|Grinding sprouted flour|
First up is this post by my friend, Sarah. She's a really cool mama who is famous in my circles for her sprouted flour that she makes for her family, as well as provides for others. When Sarah told me she'd write up this post about how she makes her sprouted flour, I was very excited, since sprouting grains for flour is something that I'd been interested in learning about and maybe encorporating into my life, but hadn't yet. Sprouting makes things more digestible and healthy, and since I have my own grinder and dehydrator, why not? Sarah tends to grind sprouted gluten grains, but this post is good for anyone, gluten free or not, since you can sprout nearly anything you can grind into flour. When I am fully recovered from birth, the first two types of sprouted flours I plan on making are chickpea and buckwheat flours.
Hope you find this post as informative and enjoyable as I did!
Properly prepared grains and legumes are a key component to a healthy diet. The main issue with regular spelt/wheat/legume flour is the phytic acid they contain in their unsoaked form. Soaking them gets rid of this issue. Sprouting the grains/legumes after soaking adds additional nutritional benefits: it slightly lowers gluten in glutenous grains, increases the protein quality, and significantly increases vitamins A, C, D, E, K, calcium, iron, magnesium, niacin, pantothenic acid, phosphorus, potassium, zinc, all amino acids, and protein to all grains/legumes. Sprouted flour is actually a bit sweeter from the sprouting process and much more delicious and nourishing than its unsprouted counterparts.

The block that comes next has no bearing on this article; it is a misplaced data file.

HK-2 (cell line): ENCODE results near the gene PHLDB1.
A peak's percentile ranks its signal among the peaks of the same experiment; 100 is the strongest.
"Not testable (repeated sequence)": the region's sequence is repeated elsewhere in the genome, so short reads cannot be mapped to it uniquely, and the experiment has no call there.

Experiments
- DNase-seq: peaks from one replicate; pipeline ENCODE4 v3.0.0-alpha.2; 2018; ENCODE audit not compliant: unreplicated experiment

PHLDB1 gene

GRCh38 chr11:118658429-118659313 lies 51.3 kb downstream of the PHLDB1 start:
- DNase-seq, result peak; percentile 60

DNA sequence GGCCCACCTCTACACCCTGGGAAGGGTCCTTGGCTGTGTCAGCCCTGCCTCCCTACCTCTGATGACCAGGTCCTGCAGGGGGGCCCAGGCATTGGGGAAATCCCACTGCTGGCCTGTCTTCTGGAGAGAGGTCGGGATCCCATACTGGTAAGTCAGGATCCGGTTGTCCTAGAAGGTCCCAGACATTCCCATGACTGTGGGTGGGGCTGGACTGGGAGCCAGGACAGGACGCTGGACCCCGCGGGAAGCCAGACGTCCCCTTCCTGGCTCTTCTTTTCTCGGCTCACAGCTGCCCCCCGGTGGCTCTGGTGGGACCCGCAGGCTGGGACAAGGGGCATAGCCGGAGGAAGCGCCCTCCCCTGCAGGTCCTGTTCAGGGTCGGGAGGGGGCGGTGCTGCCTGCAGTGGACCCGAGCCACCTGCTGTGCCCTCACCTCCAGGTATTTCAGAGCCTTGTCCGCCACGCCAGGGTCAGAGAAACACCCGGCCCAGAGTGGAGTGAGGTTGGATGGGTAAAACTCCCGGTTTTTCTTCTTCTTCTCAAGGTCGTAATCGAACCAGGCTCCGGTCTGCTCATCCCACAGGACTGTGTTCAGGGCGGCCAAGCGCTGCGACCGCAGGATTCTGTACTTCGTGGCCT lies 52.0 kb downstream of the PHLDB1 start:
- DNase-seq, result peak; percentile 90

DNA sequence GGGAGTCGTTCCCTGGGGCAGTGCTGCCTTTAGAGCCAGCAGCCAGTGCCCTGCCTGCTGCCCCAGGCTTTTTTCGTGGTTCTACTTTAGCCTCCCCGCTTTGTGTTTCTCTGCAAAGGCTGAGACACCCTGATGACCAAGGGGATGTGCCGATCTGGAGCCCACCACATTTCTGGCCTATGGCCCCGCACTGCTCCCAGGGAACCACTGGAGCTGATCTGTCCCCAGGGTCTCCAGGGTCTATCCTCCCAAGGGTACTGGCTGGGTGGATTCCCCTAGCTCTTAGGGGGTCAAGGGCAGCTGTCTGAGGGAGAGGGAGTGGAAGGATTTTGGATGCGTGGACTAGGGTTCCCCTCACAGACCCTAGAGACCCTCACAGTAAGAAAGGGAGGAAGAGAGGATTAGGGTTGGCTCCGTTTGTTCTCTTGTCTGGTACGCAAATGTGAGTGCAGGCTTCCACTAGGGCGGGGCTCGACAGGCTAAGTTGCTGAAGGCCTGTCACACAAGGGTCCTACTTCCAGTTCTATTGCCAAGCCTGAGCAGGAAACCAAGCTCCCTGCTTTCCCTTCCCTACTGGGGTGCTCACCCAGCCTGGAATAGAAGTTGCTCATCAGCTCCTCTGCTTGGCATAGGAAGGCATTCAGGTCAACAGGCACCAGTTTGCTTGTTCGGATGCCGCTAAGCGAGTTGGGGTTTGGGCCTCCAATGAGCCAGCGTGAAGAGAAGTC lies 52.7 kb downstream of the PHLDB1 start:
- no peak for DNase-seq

This process can be done with any grain or legume that you can sprout such as wheat, spelt, rye, quinoa, green buckwheat, chickpeas, mung beans, etc. Buy organic if you can to assure good sprouting outcomes.
For things that don't sprout so well, like brown rice, oat, and some beans, you can follow these instructions just skipping step 4 (sprouting) and going straight to step 5 (spreading out onto dehydrator trays). Doing a long soak (24 hours) makes grains and especially legumes much more digestible and gets rid of the phytic acid. Only soaking yields a flour that is wonderful and healthy without the extra added benefits of sprouting. Both ways are delicious-tasting and great for your body!
In this tutorial I am using a 9-tray Excalibur food dehydrator and high-protein organic spelt grains. I am using 6 kilograms (a bit over 13 pounds) of grain because that is the amount that fills my dehydrator best. Feel free to scale down! For simplicity's sake, I use the words "grains" and "spelt" in this post which can be replaced with whatever grain or legume you are using.
|Bulk sacks of wheat/spelt.|
(Note from Penny- not all grains/legumes need to be soaked the same amount of time before sprouting. Buckwheat, for example, needs to be soaked no more than 30 minutes or it will get waterlogged and not sprout. Check out SproutPeople.com's informative site with soaking times for nearly everything you would ever think of sprouting.)
|Colander stack--where the sprouting magic happens|
|Ready for dehydrating!|
|Ready for chilling|
|Stone grinder at work|
Sarah is a mom of two beautiful children who's into real food, gardening, organics, homebirthing, babywearing, breastfeeding, cloth diapering, nutrition and everything else crunchy.
Have you ever used or ate things made with sprouted flour? Have you sprouted anything before turning it into flour? Does this look like something you'd want to try yourself?